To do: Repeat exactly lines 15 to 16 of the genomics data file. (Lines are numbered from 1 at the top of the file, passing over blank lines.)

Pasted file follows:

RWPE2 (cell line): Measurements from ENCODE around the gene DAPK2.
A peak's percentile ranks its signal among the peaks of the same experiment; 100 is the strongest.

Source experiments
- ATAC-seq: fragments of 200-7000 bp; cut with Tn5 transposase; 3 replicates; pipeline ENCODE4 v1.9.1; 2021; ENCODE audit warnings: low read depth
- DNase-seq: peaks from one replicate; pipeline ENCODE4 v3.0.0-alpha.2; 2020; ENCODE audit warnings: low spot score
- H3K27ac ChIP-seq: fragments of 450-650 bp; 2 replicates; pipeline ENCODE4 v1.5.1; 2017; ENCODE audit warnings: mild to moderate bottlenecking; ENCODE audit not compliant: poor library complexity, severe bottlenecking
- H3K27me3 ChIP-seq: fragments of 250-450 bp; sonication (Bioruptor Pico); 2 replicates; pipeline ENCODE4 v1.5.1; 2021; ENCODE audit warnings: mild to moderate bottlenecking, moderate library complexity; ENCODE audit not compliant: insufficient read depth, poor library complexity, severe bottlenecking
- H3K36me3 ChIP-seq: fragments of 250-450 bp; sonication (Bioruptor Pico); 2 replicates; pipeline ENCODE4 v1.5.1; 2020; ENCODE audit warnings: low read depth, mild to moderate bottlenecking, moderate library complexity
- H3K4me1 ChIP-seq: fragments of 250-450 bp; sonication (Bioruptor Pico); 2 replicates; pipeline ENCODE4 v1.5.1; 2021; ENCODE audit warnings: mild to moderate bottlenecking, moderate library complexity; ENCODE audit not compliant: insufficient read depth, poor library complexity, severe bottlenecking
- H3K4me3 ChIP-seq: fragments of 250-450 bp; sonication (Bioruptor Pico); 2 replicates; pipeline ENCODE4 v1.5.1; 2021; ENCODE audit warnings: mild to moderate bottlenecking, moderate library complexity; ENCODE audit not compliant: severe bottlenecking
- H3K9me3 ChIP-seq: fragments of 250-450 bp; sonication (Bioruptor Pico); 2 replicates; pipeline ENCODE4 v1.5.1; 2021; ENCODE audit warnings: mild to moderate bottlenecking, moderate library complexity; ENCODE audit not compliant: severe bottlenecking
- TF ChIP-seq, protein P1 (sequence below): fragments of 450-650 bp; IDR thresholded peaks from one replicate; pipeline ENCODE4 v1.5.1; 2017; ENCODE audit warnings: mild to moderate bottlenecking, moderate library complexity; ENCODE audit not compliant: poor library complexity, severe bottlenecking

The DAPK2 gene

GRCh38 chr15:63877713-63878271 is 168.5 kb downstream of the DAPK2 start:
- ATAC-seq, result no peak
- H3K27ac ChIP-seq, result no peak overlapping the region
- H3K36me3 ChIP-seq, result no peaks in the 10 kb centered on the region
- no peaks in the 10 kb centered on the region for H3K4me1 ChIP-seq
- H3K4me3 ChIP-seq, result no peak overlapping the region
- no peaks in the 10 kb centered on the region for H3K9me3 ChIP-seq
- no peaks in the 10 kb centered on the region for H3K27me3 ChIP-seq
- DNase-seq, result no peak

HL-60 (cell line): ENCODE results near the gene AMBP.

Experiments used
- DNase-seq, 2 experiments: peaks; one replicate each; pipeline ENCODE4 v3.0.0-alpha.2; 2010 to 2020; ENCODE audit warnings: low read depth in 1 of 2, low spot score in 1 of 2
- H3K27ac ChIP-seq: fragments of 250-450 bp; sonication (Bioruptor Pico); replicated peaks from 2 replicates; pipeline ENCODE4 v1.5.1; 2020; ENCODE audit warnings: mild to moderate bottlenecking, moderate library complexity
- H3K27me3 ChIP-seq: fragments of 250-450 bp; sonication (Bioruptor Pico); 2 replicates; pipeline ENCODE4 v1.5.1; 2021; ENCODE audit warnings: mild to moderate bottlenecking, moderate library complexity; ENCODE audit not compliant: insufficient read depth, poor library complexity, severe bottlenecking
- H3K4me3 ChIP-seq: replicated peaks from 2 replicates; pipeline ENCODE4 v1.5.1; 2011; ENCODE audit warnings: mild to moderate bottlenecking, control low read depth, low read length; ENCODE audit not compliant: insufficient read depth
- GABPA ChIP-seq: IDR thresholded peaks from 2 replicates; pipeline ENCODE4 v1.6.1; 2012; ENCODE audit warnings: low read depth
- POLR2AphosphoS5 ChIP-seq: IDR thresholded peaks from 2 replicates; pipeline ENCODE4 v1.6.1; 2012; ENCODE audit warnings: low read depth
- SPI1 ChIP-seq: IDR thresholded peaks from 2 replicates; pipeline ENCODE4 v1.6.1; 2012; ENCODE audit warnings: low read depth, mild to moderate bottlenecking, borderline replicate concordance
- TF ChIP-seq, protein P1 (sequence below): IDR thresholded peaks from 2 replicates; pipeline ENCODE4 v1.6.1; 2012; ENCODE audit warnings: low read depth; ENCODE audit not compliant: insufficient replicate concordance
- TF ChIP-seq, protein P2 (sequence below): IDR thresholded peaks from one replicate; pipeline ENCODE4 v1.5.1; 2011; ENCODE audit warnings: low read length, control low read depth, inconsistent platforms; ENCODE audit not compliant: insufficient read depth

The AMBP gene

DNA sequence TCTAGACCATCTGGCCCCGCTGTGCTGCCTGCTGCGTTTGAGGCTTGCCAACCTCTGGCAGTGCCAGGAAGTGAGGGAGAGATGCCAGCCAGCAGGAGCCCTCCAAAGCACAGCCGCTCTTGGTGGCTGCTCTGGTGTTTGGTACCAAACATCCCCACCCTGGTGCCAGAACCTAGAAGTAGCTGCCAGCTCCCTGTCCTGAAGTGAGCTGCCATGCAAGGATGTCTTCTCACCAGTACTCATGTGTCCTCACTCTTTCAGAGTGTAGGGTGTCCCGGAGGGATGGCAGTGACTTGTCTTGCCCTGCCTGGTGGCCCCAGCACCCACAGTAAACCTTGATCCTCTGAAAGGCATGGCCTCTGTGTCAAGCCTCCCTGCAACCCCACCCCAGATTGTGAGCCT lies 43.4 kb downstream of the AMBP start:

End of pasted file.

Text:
- ATAC-seq, result no peak
- H3K27ac ChIP-seq, result no peak overlapping the region